FIG. 10 is a block diagram of one embodiment of a system 300 for managing a patient treatment program on which at least portions of the model, illustrated in FIG. 4, and at least portions of the methods, illustrated in FIGS. 5-9, can be performed. The system 300 includes a patient health management computer including an adherence data communication unit 302. The communication unit 302 can take the form of several well known communication interfaces for a computer of the type including a modem, a radio transceiver, a serial or parallel interface, a SCSI adapter, a USB adapter, and network interface card. In at least one embodiment the communication unit 302 includes an interface cradle for receiving one or more of the enclosures serving as a compliance monitoring device. Alternatively the communication unit 302 could receive the data wirelessly. In at least one embodiment, the noted enclosures could take the form of the MEMSO® monitoring device discussed in the background of the art section.
 The system 300 further includes a processor 304 for executing a plurality of prestored instructions. The instructions are generally stored in some form in memory, such as ROM or RAM, or as part of some auxiliary storage device, such as an optical disk, a hard disk, or a floppy disk. The memory/storage 306 in which the operating instructions and corresponding data are stored can be integral to the processor, or part of a separate connected unit.
 The stored instructions and data include instructions 308 for creating and maintaining a pharmacokinetic model, instructions 310 for creating and maintaining a pharmacodynamic model, and instructions 312 for creating and maintaining a decision analytic model.
 The system 300 still further includes a user interface unit 314 for communicating to a user any recommendation as to when an action should be performed related to the management of patient care. Such actions could include prompting for a test to be performed, and indications that the patient needs to be contacted concerning a reminder to take his/her medication. The communication could be displayed on a monitor or display device 316. The communication could alternatively be communicated audibly through a speaker.
 The user interface unit 314 additionally enables the user to supply data to the computer. Traditionally such communication has been performed through devices such as a keyboard, a mouse or other pointing device 318. Other forms of user interface devices include touch screens, or microphones. One skilled in the art will readily recognize other forms of communication through other types of user interface devices are additionally available between a user and a computer, without departing from the scope of the present invention.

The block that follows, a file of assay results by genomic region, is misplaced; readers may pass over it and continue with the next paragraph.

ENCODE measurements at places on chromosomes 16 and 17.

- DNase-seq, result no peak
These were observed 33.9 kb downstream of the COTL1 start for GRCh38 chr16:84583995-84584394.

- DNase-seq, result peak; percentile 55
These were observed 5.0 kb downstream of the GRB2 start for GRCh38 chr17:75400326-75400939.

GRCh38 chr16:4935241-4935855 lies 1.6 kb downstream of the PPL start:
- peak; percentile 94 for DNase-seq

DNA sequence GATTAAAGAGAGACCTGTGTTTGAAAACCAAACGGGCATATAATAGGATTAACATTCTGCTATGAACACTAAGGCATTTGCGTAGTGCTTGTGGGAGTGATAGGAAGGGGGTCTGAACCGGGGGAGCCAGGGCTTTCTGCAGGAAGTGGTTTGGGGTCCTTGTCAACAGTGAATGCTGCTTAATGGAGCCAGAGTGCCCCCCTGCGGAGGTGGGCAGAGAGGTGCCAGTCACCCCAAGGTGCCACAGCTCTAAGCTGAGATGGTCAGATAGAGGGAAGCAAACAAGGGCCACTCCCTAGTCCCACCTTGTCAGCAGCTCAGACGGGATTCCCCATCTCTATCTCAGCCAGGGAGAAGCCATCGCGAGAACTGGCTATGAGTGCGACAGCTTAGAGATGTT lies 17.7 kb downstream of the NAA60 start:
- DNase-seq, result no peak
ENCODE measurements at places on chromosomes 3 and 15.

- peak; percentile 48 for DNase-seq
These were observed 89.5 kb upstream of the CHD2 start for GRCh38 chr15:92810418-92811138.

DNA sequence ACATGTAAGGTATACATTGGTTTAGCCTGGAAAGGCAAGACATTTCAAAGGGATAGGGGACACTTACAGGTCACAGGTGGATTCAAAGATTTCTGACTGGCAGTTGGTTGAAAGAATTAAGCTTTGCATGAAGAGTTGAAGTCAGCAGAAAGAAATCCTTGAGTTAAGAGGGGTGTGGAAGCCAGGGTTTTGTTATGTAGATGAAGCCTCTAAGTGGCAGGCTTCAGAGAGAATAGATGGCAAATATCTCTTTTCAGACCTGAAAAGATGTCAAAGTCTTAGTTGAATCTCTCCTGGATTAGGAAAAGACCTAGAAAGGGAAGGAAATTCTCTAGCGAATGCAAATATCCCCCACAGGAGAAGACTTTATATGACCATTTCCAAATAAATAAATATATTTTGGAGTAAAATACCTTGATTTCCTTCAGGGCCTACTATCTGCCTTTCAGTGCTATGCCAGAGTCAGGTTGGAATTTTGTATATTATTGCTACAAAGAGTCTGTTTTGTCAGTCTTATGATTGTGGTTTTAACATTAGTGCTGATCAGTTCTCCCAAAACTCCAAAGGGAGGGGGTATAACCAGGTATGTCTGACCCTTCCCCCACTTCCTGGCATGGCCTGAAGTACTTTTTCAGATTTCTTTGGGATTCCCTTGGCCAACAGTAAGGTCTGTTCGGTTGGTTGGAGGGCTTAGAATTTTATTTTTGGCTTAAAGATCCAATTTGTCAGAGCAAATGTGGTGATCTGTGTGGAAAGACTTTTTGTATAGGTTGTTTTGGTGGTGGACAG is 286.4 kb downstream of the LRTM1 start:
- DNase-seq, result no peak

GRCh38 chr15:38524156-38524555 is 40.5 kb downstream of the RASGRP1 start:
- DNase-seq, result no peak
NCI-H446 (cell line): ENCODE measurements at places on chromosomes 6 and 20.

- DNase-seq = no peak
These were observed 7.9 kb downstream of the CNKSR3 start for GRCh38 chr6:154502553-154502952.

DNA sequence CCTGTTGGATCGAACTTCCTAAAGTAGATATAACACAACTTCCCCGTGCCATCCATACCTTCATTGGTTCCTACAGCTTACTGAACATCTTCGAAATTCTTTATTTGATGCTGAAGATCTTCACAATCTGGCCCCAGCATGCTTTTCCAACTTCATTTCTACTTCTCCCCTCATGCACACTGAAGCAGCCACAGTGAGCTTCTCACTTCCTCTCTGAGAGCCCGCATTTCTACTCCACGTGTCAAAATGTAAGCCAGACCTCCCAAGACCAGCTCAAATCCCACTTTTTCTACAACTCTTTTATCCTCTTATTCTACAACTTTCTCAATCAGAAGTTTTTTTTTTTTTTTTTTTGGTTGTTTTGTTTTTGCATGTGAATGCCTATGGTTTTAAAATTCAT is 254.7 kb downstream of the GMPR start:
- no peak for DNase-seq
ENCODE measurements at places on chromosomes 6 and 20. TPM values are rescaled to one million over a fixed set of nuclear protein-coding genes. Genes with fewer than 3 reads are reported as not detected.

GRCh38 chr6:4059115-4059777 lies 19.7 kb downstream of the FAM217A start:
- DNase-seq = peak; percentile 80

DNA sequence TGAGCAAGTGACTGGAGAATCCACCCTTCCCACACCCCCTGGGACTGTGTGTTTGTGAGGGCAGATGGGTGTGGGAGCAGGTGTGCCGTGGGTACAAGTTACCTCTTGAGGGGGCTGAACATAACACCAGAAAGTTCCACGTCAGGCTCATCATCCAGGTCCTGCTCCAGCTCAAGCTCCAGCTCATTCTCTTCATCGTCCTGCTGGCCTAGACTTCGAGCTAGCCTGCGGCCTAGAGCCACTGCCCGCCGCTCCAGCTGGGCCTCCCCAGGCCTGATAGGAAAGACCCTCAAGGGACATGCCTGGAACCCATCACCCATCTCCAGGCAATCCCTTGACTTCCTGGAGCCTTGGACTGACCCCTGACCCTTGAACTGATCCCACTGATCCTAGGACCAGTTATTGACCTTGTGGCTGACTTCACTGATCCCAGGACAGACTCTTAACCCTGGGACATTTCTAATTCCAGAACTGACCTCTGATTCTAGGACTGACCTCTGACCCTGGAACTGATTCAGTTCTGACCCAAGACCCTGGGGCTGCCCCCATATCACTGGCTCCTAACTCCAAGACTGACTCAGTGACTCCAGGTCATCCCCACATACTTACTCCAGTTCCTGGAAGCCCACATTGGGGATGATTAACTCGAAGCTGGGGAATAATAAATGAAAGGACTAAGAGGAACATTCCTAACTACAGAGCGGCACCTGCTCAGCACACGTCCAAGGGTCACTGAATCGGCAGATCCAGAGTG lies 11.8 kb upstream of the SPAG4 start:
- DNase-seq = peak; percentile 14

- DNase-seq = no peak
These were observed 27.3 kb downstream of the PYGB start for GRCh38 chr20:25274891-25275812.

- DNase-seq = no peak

In another embodiment the method and system of the present invention may be used for the management of thyroid diseases. For example, a drug such as thyroxine may be packaged in a dispenser such as a blister pack or circular dial pack with a child resistant housing or closure and a MEMSO® monitor. Alternatively, a stackable magazine like dispenser with pills in a size and shape for that dispenser may be used.
 Monitoring and patient prompts may be utilized to individualize dosing and therapy when used in conjunction with measurement of a patient's thyroid hormone level.
 Use of such a system will encourage improved patient compliance or permit the modification of dose in view of the patient's compliance history.
 From the foregoing, it will be observed that numerous variations and modifications may be effected without departing from the spirit and scope of the invention. It is to be understood that no limitation with respect to the specific apparatus illustrated herein is intended or should be inferred. It is, of course, intended to cover by the appended claims all such modifications as fall within the scope of the claims.
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|Clasificación de EE.UU.||705/2, 600/300, 221/2, 702/19|
|Clasificación internacional||G06F19/00, G01N33/50|
|Clasificación cooperativa||G06F19/3456, G01N2333/16, G06F19/363, G06Q50/22|
|Clasificación europea||G06F19/36A, G06F19/34L, G06Q50/22|